High Peak Moorland restoration in action
Moorlife 2020 is a 5 year project funded by the EU LIFE programme, Severn Trent Water, Yorkshire Water and United Utilities. Discover more about how our teams of rangers and volunteers have played a vital role in restoring the High Peak moorlands for the benefit of nature and for people..
The MoorLIFE ambition
Keeping bogs 'boggy' - this might sound like a simple task but there's a combination of key factors in restoring, maintaining and enhancing a healthy and active 'blanket bog.' Blanket bog (referring to it's structure) can be found on the moors and is predominantly made of peat; the black stuff you would associate with Black Hill, Bleaklow and Kinder Scout in the Peak District. You might of heard a lot about how important blanket bogs are. The UK has 13% of the whole world’s blanket bogs - so requires a whole host of different organisations and people to look after them.
The MoorLIFE2020 project is being delivered by the Moors for the Future Partnership and we are playing a key part in making this project happen across the High Peak Moors and National Trust Marsden Moor as part of our High Peak Moors Vision. Most of the funding for MoorLIFE2020 has come from the European Union’s LIFE fund which supports environmental, nature conservation and climate action projects throughout Europe. It’s good to know that the Partnership, hosted by the Peak District National Park Authority, is also supported by three major utility companies: Severn Trent Water, United Utilities and Yorkshire Water, who have each made significant contributions to the project’s €16 million total.
In a nutshell - the long term ambitions of the MoorLIFE 2020 project aims to prevent carbon escaping from bare peat soil into the atmosphere and to stop water rushing off the moors at pace, flooding rivers and taking soil along with it. Simulataneoulsy, this will help to create better habitat conditions on the moorlands for a variety of wildlife and plantlife to thrive.
The science behind the process
Blanket bogs are a key champion in tackling climate change and offers a natural solution when it comes to dramatically reducing carbon dioxide in the atmosphere. We normally think of trees for this job, but peat is a massive game changer when it comes to absorbing and storing large amounts of carbon dioxide. But how? It’s all about the peat. Sphagnum moss and other bog loving plants slowly decompose in the acidic, waterlogged conditions. Just as leaves rot down to make soil in a woodland, layer upon layer of bog plants build up to form peat. This takes a long time; 100 years or more to form just one meter. The peat and plants like sphagnum then help us tackle climate change by capturing and storing carbon.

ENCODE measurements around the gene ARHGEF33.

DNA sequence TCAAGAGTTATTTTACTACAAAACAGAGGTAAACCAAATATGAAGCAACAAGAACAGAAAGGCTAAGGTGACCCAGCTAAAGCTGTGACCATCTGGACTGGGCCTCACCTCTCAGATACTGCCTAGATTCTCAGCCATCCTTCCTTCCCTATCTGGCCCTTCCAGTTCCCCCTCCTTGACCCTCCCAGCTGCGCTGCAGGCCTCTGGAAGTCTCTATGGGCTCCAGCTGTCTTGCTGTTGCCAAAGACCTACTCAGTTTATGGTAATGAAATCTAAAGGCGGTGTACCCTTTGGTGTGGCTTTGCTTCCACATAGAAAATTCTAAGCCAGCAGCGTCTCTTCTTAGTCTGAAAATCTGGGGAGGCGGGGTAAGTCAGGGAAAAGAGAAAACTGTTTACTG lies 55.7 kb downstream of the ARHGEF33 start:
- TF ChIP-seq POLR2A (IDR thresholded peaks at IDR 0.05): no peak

When peat is wet and the process of decomposition is slow, carbon is absorbed and trapped. When peat is dry, carbon can leach out. Which is why wetter is better! The wetter the bog the better the peat formation rate, and its ability to hold carbon. Which is why our teams of rangers and volunteers build gully blocks; slowing down the rate in which the water leaves the moors along streams, holding water back which raises the water level on the bogs, which keeps the peat wet and helps to prevent the soil rushing off into the drinking reservoirs in the valleys below, saving both energy and costs of cleaning and filtering.
On heather dominated moorland, areas are broken up by creating a patchwork of cuts, done by a low ground pressure machine. These cuts are then planted up with sphagnum plugs (1,150 per hectare), which helps in the peat formation process and allows the moorlands to store more water. Sphagnum moss can hold up to 20 times its weight in water. It’s a key component of peat and grows very slowly - some sphagnum species grow only millimetres a year, making it equally as precious as peat. There are around 380 species of sphagnum moss which vary in colour from the 80’s fluorescent leg warmer green, burnt orange, pink and red. Sphagnum moss is mildly antiseptic and during the first and second world wars it was commonly used in wound dressings.
Nature and people need bogs
Bogs have low levels of nutrients, so plants that live there are very specialised. They include cotton grass that blankets the landscape in a fluffy white coat in spring. Purple heather and crossed leaved heath that bring radiant colour to the Peak District moors in summer and it’s also home to some of nature’s magical plants including the insect eating sundew and yellow flowering bog asphodel. Rare wading birds such as snipe and curlew use the moors to feed and raise their young, as do majestic hen harriers and long-eared owls. Mountain hares populate the moors, turning white in winter to mimic the snow, and bees, butterflies, beetles, moths and dragonflies busy themselves feeding on the specialist feast offered by this treasured environment.
A bog also holds onto water and only releases small amounts at a time compared to say, a rocky mountain or rolling grassland. This reduces the risk of flooding further downhill, and of course, that’s where we tend to have our villages, towns and cities. With climate change predictions indicating wetter seasons, natural flood defences are growing in importance and bogs play a key part in storing water. Bogs help to clean water too – 70% of the UK drinking water comes from our peat dominated uplands, so the better the bog, the better the condition of the water arriving to the water companies and then to your taps!
So the next time someone says 'oh it's just a bog,' this is just not true, a bog is so much more....